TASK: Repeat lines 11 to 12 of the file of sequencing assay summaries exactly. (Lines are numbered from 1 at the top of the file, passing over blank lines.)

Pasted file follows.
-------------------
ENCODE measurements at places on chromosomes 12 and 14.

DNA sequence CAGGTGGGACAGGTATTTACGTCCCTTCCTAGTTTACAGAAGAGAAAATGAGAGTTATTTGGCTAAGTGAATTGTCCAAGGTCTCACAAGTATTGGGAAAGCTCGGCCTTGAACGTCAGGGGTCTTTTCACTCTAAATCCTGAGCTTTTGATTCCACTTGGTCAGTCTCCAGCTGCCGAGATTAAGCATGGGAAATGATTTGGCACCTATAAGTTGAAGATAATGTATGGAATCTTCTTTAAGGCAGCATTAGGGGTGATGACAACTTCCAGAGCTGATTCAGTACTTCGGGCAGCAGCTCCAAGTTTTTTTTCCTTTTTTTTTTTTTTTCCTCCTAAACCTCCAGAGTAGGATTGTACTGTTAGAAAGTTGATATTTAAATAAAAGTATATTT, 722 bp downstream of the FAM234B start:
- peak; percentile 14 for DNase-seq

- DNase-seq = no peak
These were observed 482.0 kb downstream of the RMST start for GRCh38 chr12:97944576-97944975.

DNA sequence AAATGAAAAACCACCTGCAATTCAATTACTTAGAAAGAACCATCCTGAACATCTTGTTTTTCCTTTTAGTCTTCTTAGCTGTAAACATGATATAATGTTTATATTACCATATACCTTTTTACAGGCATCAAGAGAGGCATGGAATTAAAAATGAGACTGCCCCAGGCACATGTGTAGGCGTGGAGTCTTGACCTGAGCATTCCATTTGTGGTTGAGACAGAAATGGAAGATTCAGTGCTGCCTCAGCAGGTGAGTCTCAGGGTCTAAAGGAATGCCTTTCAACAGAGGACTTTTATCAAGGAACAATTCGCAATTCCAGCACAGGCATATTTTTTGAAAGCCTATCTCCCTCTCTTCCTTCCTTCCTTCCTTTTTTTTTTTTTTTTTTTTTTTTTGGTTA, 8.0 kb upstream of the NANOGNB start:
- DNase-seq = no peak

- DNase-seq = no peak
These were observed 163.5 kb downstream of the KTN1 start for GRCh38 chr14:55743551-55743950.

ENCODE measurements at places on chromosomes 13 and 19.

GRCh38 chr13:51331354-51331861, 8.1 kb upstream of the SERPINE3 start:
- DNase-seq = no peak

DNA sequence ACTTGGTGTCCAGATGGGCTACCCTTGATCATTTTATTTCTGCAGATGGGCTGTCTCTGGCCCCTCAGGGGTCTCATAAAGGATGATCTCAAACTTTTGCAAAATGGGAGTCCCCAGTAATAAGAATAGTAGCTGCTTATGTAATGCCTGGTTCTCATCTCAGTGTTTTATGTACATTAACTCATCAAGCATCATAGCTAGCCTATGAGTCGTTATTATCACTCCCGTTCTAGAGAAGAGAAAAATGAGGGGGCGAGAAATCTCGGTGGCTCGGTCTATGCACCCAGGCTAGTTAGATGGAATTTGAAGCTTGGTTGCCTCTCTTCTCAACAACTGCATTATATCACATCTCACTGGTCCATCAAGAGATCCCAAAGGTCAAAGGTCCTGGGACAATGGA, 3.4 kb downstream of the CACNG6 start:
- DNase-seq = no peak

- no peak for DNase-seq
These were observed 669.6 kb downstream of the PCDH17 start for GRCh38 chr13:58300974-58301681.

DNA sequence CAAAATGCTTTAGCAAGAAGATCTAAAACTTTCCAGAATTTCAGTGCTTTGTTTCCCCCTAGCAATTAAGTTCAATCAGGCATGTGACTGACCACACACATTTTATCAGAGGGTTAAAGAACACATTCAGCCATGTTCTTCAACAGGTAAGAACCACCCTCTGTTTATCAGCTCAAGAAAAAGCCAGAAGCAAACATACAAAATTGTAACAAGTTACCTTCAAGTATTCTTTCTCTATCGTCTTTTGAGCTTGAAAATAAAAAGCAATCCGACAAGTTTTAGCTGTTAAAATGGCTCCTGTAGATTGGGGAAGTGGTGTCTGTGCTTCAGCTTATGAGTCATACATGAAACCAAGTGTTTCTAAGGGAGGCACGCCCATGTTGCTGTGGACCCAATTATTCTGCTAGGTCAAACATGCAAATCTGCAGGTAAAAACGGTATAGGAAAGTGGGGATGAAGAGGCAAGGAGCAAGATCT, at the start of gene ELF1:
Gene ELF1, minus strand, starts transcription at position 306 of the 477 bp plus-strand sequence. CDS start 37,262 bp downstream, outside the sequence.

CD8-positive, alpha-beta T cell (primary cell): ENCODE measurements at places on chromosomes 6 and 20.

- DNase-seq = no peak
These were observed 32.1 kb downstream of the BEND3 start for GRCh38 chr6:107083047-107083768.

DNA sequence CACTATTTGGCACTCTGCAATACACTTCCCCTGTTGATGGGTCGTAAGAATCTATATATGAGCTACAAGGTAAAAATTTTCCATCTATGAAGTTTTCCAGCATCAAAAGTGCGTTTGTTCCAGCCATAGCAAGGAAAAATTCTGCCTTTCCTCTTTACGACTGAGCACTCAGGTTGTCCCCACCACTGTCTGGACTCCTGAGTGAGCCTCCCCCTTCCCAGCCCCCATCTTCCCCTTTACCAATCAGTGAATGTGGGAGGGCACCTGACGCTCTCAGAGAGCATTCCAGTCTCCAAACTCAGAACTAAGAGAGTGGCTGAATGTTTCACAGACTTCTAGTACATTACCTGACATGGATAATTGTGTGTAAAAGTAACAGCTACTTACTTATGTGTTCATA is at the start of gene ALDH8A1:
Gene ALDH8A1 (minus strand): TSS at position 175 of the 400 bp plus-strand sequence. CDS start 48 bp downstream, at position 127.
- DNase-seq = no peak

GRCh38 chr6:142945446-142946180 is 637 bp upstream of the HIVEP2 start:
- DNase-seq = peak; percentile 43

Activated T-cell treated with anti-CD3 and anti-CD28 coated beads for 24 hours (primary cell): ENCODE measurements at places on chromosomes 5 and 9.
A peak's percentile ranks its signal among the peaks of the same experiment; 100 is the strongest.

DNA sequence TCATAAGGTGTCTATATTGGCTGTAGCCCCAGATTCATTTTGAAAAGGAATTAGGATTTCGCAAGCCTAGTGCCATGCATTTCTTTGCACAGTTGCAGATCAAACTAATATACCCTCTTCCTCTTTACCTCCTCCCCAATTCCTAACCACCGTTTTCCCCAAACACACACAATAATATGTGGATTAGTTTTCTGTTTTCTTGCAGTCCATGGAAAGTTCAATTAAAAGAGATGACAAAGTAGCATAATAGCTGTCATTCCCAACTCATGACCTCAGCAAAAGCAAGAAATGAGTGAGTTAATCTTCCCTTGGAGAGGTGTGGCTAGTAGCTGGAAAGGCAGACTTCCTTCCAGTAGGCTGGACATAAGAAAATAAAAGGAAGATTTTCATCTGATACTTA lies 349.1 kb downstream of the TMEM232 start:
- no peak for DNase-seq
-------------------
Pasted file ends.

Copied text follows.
GRCh38 chr13:51331354-51331861, 8.1 kb upstream of the SERPINE3 start:
- DNase-seq = no peak